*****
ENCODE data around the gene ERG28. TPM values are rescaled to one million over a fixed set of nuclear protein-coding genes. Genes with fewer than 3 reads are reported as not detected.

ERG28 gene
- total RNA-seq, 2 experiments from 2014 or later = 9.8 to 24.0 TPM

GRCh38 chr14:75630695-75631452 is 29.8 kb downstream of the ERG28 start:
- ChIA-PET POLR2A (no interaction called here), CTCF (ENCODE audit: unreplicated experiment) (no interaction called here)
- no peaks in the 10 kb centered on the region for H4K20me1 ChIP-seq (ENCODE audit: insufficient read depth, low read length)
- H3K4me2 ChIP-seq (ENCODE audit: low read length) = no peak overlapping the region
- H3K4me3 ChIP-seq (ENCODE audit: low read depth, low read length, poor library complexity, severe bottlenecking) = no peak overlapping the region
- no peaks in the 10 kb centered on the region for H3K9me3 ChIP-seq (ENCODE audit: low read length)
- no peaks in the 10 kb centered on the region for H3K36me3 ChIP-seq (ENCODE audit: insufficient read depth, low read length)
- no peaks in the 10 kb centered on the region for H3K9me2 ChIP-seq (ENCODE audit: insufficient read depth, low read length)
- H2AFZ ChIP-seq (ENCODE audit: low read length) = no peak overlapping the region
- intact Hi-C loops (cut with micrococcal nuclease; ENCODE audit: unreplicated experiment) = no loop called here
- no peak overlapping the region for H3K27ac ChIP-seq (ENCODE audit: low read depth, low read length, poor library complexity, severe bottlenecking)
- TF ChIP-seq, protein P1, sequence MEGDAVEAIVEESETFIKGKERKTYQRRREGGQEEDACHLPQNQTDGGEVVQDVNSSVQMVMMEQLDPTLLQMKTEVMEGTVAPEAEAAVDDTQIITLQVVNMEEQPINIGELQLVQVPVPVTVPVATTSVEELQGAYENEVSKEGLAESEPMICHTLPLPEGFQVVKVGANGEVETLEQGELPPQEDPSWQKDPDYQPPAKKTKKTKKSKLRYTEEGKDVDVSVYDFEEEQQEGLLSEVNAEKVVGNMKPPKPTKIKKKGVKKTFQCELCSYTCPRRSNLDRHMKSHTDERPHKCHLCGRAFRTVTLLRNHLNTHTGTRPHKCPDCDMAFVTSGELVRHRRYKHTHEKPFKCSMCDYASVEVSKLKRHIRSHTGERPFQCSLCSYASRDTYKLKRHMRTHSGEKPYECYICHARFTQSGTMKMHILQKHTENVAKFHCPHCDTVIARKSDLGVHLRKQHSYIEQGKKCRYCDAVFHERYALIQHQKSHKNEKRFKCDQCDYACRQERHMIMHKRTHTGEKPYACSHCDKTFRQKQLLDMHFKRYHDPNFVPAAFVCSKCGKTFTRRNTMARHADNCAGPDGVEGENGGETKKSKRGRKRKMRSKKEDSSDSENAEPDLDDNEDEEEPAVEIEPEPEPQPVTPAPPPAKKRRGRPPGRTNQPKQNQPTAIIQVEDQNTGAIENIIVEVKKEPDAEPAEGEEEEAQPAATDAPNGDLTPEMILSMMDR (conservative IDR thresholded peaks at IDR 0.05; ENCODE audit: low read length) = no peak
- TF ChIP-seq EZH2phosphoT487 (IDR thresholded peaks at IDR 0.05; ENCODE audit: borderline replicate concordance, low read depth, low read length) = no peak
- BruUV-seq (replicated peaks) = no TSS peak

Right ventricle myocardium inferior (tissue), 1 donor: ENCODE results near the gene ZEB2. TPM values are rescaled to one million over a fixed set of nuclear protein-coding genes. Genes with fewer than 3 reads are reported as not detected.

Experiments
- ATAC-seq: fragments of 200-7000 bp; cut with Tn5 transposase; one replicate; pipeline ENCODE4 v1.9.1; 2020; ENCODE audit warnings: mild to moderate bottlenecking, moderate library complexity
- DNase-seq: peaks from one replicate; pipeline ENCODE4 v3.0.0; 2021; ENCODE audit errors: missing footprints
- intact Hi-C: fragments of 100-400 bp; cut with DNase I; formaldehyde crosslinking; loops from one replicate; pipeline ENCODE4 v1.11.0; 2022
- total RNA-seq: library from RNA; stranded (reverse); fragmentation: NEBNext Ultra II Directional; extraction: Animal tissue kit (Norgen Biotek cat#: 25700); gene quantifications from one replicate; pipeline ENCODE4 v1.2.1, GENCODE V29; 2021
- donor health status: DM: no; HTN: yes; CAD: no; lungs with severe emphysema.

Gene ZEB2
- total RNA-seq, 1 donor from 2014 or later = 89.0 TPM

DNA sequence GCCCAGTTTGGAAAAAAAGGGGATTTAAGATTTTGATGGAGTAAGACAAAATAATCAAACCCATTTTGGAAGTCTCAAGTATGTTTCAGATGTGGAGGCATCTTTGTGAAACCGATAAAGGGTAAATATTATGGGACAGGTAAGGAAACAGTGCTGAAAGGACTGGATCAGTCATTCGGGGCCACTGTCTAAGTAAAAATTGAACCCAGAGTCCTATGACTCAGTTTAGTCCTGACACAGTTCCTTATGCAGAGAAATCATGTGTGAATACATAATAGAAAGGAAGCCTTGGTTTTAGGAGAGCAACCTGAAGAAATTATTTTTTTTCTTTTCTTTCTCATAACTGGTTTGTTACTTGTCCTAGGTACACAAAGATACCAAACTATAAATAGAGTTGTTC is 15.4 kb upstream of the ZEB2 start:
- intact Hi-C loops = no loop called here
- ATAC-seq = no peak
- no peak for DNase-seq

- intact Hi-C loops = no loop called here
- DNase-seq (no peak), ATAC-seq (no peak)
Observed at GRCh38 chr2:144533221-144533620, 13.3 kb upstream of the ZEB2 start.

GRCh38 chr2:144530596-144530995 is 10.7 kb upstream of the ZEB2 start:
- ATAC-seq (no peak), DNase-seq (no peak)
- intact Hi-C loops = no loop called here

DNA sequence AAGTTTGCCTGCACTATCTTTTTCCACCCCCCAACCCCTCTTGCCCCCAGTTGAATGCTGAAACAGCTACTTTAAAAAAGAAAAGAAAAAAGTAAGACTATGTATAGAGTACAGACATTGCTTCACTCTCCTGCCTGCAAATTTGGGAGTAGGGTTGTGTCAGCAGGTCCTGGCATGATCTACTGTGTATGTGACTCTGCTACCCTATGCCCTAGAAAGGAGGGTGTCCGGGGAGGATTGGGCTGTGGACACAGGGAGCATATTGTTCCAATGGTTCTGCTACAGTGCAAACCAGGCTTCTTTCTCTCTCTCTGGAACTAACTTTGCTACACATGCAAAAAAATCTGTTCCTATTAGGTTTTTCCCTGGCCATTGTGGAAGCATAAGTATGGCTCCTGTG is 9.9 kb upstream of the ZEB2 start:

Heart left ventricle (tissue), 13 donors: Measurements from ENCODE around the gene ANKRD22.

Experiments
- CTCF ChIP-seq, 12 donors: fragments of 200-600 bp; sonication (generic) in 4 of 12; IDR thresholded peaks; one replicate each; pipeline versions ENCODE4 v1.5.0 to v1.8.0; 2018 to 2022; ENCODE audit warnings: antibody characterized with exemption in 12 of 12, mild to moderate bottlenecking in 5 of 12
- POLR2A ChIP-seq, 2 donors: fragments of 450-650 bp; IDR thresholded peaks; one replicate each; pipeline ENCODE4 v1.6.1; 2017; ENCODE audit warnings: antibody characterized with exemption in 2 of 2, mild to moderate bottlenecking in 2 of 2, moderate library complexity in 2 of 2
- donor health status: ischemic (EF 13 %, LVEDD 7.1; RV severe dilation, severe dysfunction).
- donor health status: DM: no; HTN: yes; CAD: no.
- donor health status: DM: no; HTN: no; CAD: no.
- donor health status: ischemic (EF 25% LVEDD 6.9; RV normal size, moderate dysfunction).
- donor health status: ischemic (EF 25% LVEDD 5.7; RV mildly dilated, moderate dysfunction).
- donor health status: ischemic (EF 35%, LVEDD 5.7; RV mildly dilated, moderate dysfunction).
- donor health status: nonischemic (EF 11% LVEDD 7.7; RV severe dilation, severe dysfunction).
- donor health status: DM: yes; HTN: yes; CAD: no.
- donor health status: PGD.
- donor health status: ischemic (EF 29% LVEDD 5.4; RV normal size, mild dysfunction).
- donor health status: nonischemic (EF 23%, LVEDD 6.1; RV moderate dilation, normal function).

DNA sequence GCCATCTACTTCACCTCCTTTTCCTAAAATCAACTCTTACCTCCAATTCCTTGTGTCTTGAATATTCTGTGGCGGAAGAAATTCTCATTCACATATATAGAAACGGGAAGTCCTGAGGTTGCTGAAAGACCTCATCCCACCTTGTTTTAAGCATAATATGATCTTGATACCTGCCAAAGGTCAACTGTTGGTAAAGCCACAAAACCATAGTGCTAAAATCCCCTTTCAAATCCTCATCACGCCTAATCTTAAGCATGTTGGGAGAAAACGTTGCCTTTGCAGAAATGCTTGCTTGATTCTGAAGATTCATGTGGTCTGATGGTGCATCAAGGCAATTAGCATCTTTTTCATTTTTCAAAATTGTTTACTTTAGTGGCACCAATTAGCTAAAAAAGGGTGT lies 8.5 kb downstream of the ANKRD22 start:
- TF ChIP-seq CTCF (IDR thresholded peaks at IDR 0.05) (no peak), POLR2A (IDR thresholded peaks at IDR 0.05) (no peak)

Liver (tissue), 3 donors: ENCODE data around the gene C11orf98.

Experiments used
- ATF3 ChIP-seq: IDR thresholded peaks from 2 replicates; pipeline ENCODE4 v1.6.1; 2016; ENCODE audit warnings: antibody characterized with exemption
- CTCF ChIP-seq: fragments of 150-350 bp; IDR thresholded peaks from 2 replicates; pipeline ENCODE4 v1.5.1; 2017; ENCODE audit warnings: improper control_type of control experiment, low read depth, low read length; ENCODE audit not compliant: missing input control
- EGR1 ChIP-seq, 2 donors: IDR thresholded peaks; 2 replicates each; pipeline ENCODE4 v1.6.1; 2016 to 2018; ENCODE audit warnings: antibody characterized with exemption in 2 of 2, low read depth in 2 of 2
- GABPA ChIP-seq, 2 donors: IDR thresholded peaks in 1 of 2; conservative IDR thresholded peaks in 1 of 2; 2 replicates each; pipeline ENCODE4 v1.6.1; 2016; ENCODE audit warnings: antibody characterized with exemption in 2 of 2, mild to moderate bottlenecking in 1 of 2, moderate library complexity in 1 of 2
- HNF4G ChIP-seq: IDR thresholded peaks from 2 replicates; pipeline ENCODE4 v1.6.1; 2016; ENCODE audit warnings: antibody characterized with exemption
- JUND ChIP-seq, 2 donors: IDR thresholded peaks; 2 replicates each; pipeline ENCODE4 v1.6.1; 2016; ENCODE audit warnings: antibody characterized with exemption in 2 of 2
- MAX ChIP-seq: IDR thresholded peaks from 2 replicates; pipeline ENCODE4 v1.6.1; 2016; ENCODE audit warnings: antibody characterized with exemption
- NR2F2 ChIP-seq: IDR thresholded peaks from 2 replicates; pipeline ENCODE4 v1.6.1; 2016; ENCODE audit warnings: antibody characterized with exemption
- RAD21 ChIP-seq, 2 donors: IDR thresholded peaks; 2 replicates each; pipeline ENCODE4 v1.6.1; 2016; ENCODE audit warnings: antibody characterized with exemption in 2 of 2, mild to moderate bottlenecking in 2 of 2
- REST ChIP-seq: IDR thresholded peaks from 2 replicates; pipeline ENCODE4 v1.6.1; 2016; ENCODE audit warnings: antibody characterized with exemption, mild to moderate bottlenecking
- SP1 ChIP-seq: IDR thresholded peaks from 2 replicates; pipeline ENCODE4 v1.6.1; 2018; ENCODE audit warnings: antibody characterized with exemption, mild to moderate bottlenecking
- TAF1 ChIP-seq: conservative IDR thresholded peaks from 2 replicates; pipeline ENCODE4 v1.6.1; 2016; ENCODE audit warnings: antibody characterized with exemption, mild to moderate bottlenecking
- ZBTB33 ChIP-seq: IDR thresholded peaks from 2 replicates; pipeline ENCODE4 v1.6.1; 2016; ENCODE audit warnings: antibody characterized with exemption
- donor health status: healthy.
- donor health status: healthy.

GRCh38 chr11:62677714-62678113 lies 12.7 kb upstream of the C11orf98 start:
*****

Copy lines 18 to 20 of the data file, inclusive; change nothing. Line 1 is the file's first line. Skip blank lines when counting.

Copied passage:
Right ventricle myocardium inferior (tissue), 1 donor: ENCODE results near the gene ZEB2. TPM values are rescaled to one million over a fixed set of nuclear protein-coding genes. Genes with fewer than 3 reads are reported as not detected.

Experiments
- ATAC-seq: fragments of 200-7000 bp; cut with Tn5 transposase; one replicate; pipeline ENCODE4 v1.9.1; 2020; ENCODE audit warnings: mild to moderate bottlenecking, moderate library complexity